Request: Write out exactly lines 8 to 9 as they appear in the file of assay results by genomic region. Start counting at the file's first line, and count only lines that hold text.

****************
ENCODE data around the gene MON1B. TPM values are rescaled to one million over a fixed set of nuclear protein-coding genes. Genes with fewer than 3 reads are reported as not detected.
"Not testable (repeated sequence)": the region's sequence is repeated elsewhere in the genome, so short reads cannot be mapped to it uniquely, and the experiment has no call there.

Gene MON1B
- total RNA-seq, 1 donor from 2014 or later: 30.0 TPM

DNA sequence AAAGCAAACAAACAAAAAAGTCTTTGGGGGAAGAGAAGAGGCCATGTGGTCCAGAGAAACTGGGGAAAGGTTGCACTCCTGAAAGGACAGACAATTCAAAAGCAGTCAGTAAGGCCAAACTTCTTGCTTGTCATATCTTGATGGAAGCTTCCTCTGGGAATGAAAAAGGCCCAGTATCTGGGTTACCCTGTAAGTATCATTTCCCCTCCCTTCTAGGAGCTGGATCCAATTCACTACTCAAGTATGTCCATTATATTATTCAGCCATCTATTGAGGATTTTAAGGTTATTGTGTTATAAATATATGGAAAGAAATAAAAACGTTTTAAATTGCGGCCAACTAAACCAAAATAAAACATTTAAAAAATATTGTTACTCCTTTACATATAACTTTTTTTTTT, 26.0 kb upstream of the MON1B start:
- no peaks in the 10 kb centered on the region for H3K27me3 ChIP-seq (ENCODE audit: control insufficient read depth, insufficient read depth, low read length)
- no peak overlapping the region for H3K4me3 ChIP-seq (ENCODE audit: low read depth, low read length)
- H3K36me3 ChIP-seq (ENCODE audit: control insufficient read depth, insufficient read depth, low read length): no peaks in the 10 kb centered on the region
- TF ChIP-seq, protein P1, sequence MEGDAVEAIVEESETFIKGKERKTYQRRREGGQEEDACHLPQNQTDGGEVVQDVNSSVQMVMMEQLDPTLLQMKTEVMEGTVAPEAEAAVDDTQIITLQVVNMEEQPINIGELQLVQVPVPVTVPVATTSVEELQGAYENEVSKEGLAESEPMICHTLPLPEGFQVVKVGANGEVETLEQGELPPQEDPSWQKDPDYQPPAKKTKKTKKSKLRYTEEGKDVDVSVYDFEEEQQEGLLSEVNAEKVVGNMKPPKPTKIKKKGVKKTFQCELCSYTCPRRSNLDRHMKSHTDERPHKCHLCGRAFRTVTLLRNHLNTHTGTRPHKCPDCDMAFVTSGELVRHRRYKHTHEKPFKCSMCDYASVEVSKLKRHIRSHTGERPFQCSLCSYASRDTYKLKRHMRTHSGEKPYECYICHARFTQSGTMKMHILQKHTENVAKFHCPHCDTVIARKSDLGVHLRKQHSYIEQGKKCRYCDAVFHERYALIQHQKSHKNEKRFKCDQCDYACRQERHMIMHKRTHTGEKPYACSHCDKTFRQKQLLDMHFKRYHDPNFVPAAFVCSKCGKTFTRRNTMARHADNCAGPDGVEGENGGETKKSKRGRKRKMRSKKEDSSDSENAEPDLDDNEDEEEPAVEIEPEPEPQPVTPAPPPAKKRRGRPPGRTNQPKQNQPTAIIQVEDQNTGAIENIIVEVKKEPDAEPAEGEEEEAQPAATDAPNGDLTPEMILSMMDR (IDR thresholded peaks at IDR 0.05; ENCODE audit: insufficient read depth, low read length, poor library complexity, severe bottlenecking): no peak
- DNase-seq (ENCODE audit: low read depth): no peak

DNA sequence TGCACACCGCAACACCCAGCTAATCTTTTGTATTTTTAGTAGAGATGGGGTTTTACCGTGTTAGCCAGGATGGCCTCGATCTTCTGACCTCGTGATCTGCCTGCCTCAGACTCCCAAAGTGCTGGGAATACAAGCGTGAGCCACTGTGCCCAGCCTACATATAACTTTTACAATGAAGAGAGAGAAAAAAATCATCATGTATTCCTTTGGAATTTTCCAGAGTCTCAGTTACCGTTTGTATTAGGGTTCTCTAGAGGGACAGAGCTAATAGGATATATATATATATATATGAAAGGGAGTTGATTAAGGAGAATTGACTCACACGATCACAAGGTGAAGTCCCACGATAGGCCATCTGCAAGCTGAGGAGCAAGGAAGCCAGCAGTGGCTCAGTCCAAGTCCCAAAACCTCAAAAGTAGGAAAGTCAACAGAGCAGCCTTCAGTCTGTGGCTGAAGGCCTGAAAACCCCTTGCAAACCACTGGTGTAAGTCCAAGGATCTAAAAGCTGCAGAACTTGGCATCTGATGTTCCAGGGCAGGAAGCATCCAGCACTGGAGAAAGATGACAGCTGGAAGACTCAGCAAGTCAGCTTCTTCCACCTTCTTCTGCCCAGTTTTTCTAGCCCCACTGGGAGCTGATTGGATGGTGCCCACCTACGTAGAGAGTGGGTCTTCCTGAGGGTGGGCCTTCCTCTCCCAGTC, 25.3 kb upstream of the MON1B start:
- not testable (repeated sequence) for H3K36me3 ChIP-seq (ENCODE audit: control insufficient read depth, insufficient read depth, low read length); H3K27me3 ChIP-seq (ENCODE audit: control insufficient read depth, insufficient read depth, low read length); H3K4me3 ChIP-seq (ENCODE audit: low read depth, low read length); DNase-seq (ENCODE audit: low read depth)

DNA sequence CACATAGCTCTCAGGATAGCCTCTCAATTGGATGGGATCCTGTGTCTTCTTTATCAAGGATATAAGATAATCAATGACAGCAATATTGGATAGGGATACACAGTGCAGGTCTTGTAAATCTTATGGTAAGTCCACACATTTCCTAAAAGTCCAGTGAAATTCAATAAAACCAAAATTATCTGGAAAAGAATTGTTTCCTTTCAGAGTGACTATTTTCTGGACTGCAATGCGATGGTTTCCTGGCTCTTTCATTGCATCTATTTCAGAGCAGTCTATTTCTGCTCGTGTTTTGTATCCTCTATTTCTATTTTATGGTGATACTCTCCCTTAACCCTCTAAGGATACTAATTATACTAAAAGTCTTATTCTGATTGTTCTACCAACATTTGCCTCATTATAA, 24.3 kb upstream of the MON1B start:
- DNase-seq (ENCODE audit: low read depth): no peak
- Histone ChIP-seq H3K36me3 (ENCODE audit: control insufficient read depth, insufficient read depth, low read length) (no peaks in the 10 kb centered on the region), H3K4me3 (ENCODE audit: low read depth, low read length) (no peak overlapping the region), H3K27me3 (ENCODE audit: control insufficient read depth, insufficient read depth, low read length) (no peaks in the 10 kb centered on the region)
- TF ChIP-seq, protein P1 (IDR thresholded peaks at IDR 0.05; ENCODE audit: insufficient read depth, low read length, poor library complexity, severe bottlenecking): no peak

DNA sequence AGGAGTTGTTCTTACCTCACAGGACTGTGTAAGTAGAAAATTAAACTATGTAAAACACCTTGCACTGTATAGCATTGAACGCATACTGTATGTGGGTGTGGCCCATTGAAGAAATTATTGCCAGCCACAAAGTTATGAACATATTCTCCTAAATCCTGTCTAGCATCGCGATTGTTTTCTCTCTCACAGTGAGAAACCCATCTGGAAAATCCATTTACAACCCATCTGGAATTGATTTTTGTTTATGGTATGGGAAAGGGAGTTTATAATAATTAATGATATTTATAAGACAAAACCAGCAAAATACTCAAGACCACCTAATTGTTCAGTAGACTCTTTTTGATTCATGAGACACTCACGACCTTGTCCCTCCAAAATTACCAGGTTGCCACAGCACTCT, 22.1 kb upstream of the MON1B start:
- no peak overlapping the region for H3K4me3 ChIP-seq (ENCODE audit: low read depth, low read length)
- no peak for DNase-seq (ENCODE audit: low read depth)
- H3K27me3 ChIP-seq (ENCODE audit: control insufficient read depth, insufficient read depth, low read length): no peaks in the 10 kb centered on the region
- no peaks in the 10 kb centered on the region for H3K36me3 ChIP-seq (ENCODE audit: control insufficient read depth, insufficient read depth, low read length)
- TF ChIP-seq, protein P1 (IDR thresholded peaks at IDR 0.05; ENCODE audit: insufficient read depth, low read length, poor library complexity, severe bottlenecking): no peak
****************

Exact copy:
- H3K36me3 ChIP-seq (ENCODE audit: control insufficient read depth, insufficient read depth, low read length): no peaks in the 10 kb centered on the region
- TF ChIP-seq, protein P1, sequence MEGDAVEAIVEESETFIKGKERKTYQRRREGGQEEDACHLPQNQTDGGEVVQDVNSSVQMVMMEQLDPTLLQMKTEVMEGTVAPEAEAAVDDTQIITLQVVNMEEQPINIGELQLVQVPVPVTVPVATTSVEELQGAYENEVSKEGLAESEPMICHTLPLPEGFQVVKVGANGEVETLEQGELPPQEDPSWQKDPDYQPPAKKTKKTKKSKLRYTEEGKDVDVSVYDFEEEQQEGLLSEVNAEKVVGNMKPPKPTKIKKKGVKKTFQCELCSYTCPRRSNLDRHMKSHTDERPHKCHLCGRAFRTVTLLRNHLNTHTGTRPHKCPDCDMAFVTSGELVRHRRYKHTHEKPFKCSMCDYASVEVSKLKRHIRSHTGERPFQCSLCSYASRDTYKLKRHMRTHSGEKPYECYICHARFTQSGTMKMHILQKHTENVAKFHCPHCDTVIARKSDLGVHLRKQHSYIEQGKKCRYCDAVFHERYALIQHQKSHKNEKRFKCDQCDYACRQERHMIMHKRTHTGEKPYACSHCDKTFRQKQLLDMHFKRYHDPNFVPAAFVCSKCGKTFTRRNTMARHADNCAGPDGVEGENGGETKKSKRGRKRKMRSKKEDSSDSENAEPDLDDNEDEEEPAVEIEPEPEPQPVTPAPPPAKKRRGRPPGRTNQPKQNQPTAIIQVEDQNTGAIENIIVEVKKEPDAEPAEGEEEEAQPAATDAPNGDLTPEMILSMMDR (IDR thresholded peaks at IDR 0.05; ENCODE audit: insufficient read depth, low read length, poor library complexity, severe bottlenecking): no peak